Have you ever wondered which printers are the cheapest or most economical to run? Sure there's a load of articles out there that boast on how great certain printers are but very rarely do we get the real facts presented to us. We've decided to accurately break down the running costs of many of the most popular printers and see how each one of them fairs.
Looking for the best deals in Australia on Inkjet printers for your home or small business? Look no further as we will be listing all of the best buys for 2024 but ONLY for printers which we recommend that are reliable and cheapest to run! Dont get sucked in by the $50 specials that end up costing you $70 to replace the inks ! Call the experts at Ink Hub for the best advice on a new printer that wont send you broke.
The following article contains links to firmware downgrades which will enable your generic cartridges to work again. If you recently updated your HP printers firmware or it automatically updated itself and your inks were no longer recognized then this is the solution.This only works for generic cartridges which use the Apex brand microchips. This covers all of the Ink hub range and many other generic brands.
Making adjustments to your Brother laser printer to fix print issues is easy, the following article will explain how you do it. We are focusing mainly on Brother Laser printers as they are by far the most popular printers on the Australian market for both home and business use. The Brother Laser Printer is cheap to purchase, cheap to use ( providing you stick with generic toners ) and are built extremely robust.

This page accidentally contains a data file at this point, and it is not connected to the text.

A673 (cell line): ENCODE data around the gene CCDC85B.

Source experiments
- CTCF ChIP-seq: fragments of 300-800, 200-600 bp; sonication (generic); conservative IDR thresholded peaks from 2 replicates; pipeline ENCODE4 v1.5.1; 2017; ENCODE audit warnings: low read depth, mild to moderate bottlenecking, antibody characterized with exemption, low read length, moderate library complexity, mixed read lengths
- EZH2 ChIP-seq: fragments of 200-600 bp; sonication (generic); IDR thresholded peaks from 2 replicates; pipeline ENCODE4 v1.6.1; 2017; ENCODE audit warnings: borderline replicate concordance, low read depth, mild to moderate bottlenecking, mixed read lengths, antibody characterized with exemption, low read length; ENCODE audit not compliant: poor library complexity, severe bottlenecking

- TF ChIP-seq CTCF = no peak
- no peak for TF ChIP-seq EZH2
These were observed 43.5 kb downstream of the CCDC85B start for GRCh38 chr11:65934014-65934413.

The battle between printer companies and the generic cartridge industry is ramping up as technology increases. Each printer company have devised their own way of trying to combat the use of 3rd party cartridges and it's only going to get worse. Ink Hub is at the fore front of this dilemma and so far we have managed to overcome all that they throw at us.
This is perhaps the most common question I get asked by people. They seem to think that their printer is unique and unable to work correctly with a non genuine consumable. This is NEVER the case, even if you have not been successful previously with third party cartridges that does not mean that it will never work with non brand name inks or toners.